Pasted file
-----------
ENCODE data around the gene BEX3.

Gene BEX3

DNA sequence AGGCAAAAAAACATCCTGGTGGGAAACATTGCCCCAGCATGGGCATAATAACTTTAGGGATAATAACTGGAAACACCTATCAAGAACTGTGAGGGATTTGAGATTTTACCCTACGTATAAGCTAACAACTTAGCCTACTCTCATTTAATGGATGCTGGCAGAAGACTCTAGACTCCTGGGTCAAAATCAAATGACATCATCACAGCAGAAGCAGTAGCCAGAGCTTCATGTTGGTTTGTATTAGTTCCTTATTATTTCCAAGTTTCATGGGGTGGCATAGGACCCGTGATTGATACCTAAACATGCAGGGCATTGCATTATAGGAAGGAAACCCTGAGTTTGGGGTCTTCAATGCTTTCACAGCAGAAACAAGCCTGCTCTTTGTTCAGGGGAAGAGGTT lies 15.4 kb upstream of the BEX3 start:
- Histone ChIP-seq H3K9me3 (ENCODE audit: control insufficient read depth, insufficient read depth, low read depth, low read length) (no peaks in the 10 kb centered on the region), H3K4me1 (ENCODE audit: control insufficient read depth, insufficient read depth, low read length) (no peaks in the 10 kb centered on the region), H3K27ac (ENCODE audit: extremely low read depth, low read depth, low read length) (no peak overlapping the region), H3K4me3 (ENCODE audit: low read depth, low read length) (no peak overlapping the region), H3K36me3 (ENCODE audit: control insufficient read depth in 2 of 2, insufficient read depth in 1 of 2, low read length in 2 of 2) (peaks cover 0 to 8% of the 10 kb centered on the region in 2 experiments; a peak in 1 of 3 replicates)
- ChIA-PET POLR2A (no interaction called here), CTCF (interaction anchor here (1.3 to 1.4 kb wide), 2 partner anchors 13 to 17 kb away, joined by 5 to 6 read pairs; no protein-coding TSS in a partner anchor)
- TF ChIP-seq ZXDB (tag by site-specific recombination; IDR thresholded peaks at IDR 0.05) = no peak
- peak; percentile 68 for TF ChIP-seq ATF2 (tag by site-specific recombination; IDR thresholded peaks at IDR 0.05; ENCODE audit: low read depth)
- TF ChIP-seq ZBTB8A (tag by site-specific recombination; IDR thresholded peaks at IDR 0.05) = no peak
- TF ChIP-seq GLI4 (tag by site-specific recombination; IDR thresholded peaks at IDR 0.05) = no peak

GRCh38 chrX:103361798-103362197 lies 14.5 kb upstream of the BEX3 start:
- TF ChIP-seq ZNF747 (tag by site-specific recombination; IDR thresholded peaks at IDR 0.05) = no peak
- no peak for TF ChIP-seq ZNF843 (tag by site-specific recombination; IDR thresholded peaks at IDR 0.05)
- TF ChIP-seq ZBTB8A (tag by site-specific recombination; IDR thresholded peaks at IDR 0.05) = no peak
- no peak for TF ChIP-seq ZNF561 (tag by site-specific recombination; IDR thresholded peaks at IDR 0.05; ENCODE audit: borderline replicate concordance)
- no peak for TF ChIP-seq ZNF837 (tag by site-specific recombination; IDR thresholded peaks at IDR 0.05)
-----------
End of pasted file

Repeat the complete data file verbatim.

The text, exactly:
ENCODE data around the gene BEX3.

Gene BEX3

DNA sequence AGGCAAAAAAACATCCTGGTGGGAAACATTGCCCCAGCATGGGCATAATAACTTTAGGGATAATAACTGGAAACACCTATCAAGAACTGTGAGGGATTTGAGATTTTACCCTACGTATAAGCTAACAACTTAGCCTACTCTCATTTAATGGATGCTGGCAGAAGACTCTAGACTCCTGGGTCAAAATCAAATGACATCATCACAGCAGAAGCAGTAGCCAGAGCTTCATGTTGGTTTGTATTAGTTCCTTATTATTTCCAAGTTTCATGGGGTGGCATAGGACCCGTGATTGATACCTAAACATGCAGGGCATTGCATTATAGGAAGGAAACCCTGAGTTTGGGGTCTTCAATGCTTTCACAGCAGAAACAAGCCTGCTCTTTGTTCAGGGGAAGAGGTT lies 15.4 kb upstream of the BEX3 start:
- Histone ChIP-seq H3K9me3 (ENCODE audit: control insufficient read depth, insufficient read depth, low read depth, low read length) (no peaks in the 10 kb centered on the region), H3K4me1 (ENCODE audit: control insufficient read depth, insufficient read depth, low read length) (no peaks in the 10 kb centered on the region), H3K27ac (ENCODE audit: extremely low read depth, low read depth, low read length) (no peak overlapping the region), H3K4me3 (ENCODE audit: low read depth, low read length) (no peak overlapping the region), H3K36me3 (ENCODE audit: control insufficient read depth in 2 of 2, insufficient read depth in 1 of 2, low read length in 2 of 2) (peaks cover 0 to 8% of the 10 kb centered on the region in 2 experiments; a peak in 1 of 3 replicates)
- ChIA-PET POLR2A (no interaction called here), CTCF (interaction anchor here (1.3 to 1.4 kb wide), 2 partner anchors 13 to 17 kb away, joined by 5 to 6 read pairs; no protein-coding TSS in a partner anchor)
- TF ChIP-seq ZXDB (tag by site-specific recombination; IDR thresholded peaks at IDR 0.05) = no peak
- peak; percentile 68 for TF ChIP-seq ATF2 (tag by site-specific recombination; IDR thresholded peaks at IDR 0.05; ENCODE audit: low read depth)
- TF ChIP-seq ZBTB8A (tag by site-specific recombination; IDR thresholded peaks at IDR 0.05) = no peak
- TF ChIP-seq GLI4 (tag by site-specific recombination; IDR thresholded peaks at IDR 0.05) = no peak

GRCh38 chrX:103361798-103362197 lies 14.5 kb upstream of the BEX3 start:
- TF ChIP-seq ZNF747 (tag by site-specific recombination; IDR thresholded peaks at IDR 0.05) = no peak
- no peak for TF ChIP-seq ZNF843 (tag by site-specific recombination; IDR thresholded peaks at IDR 0.05)
- TF ChIP-seq ZBTB8A (tag by site-specific recombination; IDR thresholded peaks at IDR 0.05) = no peak
- no peak for TF ChIP-seq ZNF561 (tag by site-specific recombination; IDR thresholded peaks at IDR 0.05; ENCODE audit: borderline replicate concordance)
- no peak for TF ChIP-seq ZNF837 (tag by site-specific recombination; IDR thresholded peaks at IDR 0.05)